How to Prevent Electrocution When Operating Lifts
U.S. Bureau of Labor Statistics data shows accidents involving personnel lifts led to 339 fatalities during an eight-year period. A breakdown of the equipment showed the highest accident frequency involved boom-supported lifts, at 42 percent. Rates for other types of equipment include: suspended scaffolds, 26 percent; scissors lifts, 19 percent; unapproved lifts, such as platform-rigged forklifts, 7 percent; and crane platforms, 5 percent.
General agreement exists that non-fatal accidents, including serious injuries, are under-reported, and they far exceed fatalities. Often, injured parties include not only operators and above-ground workers, but workers on the ground.
Many injuries and accidents involve high-voltage electrocutions, but one example demonstrates how a seemingly innocent situation on a job site can turn deadly in an instant: Two employees are working from an aerial lift, using an electric drill with a screwdriver attachment to fasten drywall onto metal building studs. Electric power for the drill comes from an extension cord attached to the lift platform guardrail and energized from a temporary receptacle not rated for a ground-fault circuit interrupter.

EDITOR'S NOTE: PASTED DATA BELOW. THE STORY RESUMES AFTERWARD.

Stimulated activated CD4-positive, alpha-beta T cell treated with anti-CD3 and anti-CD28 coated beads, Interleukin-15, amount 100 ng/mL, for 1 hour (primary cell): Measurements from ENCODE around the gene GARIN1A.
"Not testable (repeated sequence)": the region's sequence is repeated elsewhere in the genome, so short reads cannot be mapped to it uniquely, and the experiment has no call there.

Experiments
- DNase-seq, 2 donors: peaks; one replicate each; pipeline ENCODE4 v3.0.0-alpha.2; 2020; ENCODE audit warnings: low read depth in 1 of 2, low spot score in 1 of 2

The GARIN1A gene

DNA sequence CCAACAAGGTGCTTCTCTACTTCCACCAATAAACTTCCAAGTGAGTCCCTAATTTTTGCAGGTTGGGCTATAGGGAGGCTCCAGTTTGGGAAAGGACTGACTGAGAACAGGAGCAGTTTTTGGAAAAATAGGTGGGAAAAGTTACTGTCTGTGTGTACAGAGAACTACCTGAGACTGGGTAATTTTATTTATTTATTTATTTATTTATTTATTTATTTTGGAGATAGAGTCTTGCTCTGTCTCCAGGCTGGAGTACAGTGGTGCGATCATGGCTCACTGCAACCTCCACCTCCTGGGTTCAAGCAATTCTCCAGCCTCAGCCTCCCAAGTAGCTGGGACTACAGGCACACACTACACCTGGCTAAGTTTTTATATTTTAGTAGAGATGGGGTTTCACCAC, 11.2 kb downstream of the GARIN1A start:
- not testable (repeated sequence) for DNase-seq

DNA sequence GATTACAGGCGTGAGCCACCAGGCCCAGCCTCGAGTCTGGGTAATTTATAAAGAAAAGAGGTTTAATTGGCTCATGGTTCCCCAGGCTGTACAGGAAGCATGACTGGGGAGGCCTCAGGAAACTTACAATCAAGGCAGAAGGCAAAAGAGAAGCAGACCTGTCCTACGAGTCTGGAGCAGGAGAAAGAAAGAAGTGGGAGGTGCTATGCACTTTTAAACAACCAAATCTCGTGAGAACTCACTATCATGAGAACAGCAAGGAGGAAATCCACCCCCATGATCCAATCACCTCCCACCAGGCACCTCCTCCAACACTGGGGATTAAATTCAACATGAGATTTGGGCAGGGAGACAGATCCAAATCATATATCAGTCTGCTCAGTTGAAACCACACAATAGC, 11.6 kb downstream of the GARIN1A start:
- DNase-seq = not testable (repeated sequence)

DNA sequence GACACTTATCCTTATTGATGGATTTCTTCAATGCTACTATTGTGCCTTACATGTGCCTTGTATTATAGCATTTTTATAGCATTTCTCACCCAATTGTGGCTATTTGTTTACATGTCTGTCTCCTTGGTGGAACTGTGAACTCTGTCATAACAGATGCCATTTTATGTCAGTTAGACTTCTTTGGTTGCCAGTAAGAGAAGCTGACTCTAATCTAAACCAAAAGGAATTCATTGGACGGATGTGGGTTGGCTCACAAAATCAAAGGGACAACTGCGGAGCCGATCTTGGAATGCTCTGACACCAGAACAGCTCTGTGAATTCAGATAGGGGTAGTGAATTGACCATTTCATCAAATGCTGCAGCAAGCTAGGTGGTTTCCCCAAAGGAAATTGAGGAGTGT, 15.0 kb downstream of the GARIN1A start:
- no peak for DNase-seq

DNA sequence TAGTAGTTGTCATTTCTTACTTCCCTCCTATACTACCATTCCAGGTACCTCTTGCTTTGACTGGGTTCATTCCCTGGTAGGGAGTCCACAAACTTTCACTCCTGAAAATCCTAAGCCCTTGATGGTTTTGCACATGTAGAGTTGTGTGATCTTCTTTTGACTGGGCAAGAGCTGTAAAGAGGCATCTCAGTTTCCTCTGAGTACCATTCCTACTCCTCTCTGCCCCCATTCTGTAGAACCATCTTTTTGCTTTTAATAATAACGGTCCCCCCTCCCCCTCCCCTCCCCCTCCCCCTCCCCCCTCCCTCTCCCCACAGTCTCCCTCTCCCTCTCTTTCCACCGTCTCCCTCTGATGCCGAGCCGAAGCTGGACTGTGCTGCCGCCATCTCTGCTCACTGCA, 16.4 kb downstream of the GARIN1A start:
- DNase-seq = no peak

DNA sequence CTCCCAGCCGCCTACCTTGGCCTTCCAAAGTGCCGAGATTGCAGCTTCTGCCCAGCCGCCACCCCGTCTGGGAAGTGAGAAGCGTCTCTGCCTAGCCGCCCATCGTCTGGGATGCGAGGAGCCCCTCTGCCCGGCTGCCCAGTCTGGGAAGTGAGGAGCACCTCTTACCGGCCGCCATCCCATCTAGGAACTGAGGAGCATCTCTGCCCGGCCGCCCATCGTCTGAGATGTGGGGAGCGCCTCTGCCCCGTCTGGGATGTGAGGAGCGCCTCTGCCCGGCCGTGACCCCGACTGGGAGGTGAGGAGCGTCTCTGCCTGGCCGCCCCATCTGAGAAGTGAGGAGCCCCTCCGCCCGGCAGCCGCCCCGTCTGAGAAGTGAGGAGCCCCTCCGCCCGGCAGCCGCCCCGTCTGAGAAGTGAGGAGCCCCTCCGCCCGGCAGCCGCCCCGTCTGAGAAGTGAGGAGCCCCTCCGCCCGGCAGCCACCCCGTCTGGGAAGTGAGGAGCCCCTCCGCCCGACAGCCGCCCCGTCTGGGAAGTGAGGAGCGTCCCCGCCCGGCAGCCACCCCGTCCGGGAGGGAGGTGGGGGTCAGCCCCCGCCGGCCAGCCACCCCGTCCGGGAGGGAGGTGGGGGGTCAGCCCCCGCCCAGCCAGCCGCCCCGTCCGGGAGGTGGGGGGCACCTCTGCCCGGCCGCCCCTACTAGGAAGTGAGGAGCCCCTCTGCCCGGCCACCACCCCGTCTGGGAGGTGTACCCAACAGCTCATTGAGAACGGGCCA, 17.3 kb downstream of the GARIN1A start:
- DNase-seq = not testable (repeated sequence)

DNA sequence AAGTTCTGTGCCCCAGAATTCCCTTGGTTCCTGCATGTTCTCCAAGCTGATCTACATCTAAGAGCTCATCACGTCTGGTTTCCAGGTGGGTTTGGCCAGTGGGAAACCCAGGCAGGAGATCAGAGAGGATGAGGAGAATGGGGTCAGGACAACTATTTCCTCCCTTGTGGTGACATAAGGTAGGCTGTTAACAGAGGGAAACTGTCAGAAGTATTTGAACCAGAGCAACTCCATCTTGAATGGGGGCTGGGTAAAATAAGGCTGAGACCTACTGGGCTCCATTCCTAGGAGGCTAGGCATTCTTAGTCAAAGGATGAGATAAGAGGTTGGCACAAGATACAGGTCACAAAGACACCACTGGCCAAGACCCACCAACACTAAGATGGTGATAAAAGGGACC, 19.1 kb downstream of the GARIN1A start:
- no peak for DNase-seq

While repositioning on the work site, the aerial lift runs over the extension cord, stretching it and severing the insulation by contacting the lift’s metal frame. An employee in the platform, unaware he is completing the electrical circuit, touches a metal building stud while leaning against the lift platform guardrail and is electrocuted.
No matter the situation or the task involved, managers and operators need to be especially watchful when new or temporary workers are near or on personnel lifts. These individuals might not have a great deal of experience around work sites in general and lifts in particular. So they need additional training with each new assignment, as well as close supervision while performing the work.
The right answers to several questions are important for ensuring their safety: Are they aware of their surroundings? Do they make eye contact with the driver while passing near moving equipment, especially when the unit is backing up? Do they always wear PPE?